And, slowly but surely, smoking is becoming less popular. Just like drunk driving before it, smoking is becoming socially disreputable. It’s a long, hard road, though: not just because nicotine is addictive, but because youngsters continue to take up smoking despite the social stigma increasingly attached to it.Sometimes they smoke because of, not despite, that social stigma. Sometimes they want to rebel against social control.
the battle to protect youngsters from taking up smoking is one that virtually all adults, smokers or not, support.This is a political position which is nowhere near universal. Not everyone thinks children should be "protect[ed]" – meaning controlled supposedly for their own good. Some people value the freedom to smoke, and the freedom of individuals (even young individuals) to choose their own fate. Some people see some value in smoking (e.g. South Park has defended smoking). Some people think children should be helped to become more wise, rather than protected. Maybe good advice and control over their own lives works better for children than protection. There are diverse approaches to this topic.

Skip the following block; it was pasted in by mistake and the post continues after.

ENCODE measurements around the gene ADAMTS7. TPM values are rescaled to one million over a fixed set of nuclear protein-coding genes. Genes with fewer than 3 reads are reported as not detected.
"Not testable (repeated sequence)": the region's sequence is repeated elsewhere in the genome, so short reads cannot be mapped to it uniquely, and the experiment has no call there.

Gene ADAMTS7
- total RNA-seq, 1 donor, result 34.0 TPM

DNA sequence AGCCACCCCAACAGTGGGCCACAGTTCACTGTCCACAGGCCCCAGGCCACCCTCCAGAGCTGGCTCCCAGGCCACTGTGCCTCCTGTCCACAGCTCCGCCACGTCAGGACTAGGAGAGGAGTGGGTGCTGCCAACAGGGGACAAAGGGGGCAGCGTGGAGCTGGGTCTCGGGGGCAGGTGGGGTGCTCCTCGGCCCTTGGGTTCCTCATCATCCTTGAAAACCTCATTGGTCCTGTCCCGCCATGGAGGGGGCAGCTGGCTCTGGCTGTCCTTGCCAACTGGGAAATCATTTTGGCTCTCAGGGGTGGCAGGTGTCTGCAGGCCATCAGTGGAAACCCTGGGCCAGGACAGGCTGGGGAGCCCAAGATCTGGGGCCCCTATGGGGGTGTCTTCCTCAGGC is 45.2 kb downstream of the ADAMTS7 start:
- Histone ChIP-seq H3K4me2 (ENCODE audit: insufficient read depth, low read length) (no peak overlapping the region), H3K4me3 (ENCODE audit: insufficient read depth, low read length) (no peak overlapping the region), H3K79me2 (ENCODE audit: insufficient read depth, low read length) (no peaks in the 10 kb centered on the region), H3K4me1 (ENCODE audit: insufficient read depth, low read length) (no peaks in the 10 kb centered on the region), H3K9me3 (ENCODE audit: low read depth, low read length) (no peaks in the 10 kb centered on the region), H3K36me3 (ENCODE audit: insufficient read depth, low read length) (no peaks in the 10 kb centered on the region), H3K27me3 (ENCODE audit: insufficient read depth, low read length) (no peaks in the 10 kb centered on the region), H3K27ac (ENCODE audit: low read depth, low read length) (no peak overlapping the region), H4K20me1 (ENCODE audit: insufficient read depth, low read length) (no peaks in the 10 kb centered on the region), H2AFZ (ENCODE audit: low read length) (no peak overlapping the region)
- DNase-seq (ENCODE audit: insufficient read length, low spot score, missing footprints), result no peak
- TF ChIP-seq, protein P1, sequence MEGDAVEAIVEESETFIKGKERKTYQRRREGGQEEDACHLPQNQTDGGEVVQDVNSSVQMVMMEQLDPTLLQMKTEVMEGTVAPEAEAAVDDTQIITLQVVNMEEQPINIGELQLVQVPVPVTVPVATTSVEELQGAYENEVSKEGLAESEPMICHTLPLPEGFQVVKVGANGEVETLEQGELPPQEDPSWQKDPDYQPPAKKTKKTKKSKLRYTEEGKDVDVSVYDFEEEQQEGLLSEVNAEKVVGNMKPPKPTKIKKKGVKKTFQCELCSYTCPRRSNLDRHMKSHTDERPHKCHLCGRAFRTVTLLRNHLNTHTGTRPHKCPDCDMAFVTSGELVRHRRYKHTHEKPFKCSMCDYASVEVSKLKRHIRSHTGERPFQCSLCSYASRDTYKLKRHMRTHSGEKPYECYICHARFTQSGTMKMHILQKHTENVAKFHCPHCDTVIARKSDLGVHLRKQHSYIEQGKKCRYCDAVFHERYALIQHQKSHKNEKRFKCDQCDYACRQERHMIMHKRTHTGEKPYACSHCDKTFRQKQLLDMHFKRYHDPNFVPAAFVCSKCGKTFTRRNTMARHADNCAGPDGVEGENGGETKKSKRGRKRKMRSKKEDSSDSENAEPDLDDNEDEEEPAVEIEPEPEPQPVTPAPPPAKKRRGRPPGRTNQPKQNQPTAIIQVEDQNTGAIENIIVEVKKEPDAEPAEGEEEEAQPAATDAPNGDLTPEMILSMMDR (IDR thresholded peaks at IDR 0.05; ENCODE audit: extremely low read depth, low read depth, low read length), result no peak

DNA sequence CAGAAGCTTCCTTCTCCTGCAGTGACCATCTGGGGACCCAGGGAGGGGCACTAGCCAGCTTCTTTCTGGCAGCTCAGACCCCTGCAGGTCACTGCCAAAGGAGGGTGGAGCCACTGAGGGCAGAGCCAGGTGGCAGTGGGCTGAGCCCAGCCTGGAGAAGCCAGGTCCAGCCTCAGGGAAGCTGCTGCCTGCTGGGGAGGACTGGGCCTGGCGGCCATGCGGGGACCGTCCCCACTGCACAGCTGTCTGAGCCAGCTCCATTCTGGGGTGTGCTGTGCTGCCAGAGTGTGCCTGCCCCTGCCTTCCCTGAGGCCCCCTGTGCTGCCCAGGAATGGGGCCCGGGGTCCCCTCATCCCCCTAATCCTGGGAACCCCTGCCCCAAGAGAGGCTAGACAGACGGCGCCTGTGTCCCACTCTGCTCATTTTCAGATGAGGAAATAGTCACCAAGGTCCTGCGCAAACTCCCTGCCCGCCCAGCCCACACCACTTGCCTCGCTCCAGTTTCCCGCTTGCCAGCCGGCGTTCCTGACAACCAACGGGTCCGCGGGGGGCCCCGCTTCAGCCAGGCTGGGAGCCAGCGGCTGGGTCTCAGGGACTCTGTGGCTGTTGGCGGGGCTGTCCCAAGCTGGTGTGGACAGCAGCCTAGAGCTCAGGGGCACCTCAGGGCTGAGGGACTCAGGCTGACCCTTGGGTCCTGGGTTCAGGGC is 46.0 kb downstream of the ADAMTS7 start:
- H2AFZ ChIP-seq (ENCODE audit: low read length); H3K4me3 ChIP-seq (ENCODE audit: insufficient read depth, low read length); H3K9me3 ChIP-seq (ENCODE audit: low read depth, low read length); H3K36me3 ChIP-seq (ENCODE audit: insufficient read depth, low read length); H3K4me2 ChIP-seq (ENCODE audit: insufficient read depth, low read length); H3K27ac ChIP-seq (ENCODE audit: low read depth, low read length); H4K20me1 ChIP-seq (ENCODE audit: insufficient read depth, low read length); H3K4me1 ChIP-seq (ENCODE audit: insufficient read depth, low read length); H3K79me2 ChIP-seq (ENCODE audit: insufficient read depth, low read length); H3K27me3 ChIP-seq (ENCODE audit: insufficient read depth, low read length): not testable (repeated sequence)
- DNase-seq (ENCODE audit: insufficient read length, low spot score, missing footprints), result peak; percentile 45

Similarly, not everyone agrees about addiction. I don't.
Approaching issues by saying everyone agrees is a bad approach in general. Look what would happen with SENS and aging. People would say virtually everyone disagrees with SENS, so it's bad. The same tactic could be used against most innovative new ideas, early on.
with smoking, even though it causes some of those self-same diseases, somehow society is itself subject to an addiction that robs it of its rationality concerning new young addicts. We face every day the brutal disconnect between allowing cigarettes to be advertised and sold widely and seeing how much they blight and shorten the lives of those who fall under their spell.Rather than argue with people who disagree with him, here Aubrey de Grey attacks their rationality and metaphorically accuses them of a mental illness (addiction). He then attacks free trade and free speech, as if his positions against those things are uncontroversial and need no explanation. (Saying a product is good is speech; selling it is trade. Disallowing those things is incompatible with freedom.)
People who disagree with you are not mentally ill. They have not fallen under a magic "spell". People are capable of thinking and disagreeing with you. You should expect that and speak to the issues, rather than gloss over the issues (no direct criticism of freedom was provided) and spend your time denying the other side exists. Try to find win/win solutions which address people's concerns. Persuade people instead of calling them mentally ill, irrational, or otherwise talking around their arguments.
It'd be better to approach this like David Deutsch: "in every human dispute there’s a substantive issue at stake". Calling the other side mentally ill does not help anyone better understand the substantive issue at stake. Claiming (correctly or not) that one's position is popular, or creating a social stigma against things one disagrees with, are not truth-seeking approaches.